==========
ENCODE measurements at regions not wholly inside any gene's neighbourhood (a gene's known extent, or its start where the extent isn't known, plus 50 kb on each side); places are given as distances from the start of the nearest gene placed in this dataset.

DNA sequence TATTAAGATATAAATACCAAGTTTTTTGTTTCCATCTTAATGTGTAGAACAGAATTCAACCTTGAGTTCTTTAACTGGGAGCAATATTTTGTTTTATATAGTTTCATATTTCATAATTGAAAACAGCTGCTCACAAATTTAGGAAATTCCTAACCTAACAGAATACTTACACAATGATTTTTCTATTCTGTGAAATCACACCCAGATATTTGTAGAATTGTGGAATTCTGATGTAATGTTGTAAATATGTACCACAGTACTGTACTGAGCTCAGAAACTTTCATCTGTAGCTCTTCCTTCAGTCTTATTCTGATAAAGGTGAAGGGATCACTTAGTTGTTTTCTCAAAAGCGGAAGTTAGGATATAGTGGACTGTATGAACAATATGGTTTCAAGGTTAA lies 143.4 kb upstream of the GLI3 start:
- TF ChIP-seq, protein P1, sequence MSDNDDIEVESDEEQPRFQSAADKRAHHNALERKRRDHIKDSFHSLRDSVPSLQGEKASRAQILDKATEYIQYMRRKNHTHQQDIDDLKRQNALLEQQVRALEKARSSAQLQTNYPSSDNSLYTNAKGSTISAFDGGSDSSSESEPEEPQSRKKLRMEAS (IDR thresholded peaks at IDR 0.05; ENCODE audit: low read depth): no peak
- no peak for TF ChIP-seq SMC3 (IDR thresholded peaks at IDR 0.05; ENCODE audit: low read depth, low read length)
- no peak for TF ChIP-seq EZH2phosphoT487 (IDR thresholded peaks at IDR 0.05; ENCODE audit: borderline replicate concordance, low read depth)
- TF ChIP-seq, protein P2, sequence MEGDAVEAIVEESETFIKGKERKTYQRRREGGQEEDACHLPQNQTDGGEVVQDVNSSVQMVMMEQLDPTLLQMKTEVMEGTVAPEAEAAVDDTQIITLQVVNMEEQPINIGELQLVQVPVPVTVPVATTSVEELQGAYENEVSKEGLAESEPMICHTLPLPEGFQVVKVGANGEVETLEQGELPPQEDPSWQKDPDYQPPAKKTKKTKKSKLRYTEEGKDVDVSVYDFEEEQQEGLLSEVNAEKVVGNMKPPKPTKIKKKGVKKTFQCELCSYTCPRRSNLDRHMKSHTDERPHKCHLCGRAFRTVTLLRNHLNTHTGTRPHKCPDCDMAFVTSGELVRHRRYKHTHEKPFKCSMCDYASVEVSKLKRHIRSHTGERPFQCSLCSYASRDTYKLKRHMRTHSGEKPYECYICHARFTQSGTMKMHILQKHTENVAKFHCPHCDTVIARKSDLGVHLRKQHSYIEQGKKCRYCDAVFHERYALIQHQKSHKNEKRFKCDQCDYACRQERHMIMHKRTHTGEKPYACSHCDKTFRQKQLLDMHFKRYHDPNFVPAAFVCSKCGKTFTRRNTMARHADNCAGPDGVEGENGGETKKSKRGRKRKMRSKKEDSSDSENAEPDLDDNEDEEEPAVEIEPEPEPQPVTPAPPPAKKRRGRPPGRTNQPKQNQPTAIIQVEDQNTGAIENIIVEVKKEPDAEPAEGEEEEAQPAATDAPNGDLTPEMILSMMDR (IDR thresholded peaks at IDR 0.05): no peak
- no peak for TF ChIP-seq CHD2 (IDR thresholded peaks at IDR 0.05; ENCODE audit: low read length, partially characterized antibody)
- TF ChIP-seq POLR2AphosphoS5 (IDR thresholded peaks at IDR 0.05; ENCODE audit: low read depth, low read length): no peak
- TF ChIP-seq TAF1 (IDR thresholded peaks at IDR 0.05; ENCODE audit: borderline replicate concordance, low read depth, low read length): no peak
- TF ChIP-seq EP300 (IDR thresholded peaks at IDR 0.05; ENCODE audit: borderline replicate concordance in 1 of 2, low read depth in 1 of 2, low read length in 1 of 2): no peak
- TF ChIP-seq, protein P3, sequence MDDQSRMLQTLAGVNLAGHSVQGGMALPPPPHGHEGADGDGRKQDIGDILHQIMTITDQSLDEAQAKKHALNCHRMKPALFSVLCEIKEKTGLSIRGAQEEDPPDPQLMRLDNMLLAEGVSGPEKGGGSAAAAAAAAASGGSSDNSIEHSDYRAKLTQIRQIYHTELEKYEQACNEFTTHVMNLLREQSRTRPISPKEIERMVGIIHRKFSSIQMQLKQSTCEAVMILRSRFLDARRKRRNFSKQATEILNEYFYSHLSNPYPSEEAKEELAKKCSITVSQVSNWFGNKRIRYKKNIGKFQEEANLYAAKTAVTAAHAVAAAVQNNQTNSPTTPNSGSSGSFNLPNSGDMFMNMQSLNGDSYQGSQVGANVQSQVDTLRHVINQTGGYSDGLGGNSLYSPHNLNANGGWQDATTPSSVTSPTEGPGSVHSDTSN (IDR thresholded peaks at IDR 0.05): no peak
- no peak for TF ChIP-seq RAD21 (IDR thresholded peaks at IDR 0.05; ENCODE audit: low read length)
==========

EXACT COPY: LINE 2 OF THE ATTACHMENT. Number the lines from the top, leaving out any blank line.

DNA sequence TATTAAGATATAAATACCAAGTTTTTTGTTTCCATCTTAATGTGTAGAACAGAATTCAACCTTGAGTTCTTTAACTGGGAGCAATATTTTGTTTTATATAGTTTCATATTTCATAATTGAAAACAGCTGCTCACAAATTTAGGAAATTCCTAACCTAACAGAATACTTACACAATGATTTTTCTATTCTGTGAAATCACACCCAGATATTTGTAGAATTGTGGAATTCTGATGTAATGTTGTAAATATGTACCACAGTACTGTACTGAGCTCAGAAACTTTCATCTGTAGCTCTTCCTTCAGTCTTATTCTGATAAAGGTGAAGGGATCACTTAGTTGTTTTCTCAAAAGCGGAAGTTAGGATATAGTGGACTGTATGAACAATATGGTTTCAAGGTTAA lies 143.4 kb upstream of the GLI3 start: